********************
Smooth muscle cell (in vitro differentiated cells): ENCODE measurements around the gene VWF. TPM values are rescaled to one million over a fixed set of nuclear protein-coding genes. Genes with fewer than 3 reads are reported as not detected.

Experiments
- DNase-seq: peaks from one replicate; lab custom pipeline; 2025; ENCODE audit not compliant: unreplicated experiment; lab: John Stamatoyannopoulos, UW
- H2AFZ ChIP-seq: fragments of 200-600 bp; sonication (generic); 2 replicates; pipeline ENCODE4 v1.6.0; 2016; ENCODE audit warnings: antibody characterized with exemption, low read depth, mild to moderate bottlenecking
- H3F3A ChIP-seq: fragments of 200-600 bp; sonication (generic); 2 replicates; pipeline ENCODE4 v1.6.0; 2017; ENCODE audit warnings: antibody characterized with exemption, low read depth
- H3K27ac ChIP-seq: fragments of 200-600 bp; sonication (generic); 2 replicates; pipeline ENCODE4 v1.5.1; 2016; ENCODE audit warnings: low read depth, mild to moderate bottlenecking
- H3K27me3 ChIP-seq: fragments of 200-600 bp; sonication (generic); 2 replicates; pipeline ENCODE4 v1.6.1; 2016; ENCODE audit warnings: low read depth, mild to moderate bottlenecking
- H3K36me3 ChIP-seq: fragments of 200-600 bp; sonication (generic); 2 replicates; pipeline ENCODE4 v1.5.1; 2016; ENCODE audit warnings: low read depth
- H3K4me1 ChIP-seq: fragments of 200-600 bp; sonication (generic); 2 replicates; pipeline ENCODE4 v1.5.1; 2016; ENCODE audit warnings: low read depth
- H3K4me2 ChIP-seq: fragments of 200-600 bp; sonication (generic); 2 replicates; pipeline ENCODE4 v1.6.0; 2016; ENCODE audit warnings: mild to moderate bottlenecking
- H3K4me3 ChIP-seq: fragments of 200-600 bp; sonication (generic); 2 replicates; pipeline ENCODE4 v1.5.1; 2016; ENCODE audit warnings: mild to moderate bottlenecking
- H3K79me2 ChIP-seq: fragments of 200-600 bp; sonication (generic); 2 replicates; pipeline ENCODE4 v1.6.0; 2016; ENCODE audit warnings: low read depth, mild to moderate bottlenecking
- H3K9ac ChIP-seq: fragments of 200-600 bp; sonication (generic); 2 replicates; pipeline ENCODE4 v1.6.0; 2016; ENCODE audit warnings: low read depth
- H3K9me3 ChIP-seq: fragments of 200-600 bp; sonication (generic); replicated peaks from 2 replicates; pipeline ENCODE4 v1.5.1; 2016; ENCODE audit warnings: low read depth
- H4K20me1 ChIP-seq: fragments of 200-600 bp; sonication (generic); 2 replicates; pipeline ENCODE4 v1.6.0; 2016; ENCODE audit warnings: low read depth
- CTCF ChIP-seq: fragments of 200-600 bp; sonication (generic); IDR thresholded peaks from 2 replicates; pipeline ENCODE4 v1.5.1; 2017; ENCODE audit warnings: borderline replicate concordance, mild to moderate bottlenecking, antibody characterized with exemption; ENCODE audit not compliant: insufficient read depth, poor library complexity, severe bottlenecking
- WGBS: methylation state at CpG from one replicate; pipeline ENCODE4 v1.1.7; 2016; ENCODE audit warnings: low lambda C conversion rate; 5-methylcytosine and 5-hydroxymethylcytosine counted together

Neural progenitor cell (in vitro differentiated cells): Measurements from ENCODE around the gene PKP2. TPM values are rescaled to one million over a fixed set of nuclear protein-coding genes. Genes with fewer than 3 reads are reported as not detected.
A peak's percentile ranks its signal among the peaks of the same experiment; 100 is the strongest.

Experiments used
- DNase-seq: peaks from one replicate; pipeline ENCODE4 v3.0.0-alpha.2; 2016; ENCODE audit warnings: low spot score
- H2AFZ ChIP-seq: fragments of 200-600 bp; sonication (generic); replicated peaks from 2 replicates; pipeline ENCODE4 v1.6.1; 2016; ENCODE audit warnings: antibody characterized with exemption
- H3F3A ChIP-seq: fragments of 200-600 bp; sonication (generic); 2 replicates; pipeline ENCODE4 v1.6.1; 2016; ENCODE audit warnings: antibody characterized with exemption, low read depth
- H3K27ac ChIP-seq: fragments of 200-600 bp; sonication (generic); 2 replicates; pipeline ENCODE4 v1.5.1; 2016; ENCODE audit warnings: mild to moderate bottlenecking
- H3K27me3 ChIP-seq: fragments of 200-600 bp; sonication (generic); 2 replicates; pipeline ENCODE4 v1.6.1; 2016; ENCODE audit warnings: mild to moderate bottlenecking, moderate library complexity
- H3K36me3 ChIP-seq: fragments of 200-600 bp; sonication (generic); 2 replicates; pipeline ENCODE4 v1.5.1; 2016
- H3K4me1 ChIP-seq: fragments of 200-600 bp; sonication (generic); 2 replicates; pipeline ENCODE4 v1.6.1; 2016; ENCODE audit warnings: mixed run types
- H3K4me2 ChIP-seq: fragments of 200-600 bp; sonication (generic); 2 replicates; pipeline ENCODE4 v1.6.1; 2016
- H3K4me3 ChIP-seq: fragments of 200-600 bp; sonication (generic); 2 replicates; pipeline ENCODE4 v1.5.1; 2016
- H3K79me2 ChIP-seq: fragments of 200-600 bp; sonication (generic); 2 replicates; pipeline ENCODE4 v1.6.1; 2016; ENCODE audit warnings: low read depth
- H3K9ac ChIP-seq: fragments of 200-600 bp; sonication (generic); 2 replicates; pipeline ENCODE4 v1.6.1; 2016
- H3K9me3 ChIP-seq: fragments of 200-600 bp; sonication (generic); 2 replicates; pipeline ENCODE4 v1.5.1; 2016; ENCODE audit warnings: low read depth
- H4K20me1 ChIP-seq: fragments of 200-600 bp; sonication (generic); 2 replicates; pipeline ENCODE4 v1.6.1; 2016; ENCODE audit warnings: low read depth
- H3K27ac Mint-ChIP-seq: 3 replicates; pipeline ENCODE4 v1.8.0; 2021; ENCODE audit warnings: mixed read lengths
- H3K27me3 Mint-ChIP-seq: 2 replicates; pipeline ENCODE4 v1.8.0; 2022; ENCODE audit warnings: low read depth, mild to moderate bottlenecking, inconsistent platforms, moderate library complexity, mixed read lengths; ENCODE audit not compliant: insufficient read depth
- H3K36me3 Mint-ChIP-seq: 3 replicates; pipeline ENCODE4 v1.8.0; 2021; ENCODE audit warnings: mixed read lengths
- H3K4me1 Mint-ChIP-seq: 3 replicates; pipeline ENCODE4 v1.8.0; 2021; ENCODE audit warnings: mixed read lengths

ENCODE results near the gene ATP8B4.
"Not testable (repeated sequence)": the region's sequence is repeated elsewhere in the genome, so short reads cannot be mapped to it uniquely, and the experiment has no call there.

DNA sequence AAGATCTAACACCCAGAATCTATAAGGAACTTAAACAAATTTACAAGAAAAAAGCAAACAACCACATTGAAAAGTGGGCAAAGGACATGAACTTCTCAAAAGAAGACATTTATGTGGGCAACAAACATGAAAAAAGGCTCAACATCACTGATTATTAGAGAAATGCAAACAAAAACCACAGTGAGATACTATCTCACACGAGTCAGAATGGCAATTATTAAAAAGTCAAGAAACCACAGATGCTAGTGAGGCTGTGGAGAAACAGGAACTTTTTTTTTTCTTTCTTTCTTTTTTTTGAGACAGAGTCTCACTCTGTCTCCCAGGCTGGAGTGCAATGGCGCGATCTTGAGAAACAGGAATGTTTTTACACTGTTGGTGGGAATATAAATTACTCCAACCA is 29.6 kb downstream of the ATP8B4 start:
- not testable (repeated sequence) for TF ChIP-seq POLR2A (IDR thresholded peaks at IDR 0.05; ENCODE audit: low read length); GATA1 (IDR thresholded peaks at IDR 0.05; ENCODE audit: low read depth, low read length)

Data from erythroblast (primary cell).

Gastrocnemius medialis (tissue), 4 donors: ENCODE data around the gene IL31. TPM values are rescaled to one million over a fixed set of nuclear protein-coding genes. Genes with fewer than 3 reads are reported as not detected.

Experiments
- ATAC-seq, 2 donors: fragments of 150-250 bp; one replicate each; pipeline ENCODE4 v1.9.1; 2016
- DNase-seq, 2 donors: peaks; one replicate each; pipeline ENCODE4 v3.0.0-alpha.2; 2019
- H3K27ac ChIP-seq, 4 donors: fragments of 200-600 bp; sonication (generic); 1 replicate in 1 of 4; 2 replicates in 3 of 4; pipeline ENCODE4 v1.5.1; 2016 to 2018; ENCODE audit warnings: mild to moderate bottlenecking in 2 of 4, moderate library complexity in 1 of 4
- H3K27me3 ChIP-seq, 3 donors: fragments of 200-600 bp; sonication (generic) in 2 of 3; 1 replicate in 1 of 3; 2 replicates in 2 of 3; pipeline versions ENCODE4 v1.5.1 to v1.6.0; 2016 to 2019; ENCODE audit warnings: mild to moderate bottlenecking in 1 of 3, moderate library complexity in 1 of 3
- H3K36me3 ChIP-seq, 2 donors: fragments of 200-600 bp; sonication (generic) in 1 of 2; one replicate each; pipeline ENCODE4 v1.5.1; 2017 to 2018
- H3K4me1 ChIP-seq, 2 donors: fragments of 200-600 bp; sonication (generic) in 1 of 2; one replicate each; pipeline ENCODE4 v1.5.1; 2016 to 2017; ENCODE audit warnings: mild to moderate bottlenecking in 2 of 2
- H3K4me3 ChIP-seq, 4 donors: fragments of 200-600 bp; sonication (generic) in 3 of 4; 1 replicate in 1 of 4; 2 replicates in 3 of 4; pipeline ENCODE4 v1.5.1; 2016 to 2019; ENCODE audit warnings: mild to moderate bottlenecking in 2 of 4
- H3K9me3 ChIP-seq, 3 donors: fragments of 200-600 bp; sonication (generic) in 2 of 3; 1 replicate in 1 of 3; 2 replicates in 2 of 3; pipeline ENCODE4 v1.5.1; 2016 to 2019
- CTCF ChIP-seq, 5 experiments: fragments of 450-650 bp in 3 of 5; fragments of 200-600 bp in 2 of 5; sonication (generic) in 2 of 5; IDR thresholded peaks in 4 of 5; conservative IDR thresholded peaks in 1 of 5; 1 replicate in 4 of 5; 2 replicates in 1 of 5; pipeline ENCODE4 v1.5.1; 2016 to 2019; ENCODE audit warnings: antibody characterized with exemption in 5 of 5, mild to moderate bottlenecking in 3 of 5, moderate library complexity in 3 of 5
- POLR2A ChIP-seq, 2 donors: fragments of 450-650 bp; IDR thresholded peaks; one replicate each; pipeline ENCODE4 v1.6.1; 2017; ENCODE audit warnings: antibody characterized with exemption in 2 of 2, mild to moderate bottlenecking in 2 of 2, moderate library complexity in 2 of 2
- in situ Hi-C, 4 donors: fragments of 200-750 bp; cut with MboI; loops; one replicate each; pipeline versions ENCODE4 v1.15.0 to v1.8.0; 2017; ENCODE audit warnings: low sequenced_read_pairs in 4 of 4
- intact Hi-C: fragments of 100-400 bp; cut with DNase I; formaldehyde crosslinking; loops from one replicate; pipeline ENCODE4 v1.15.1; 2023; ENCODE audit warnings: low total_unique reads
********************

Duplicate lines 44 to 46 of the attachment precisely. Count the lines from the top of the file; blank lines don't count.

Experiments
- ATAC-seq, 2 donors: fragments of 150-250 bp; one replicate each; pipeline ENCODE4 v1.9.1; 2016
- DNase-seq, 2 donors: peaks; one replicate each; pipeline ENCODE4 v3.0.0-alpha.2; 2019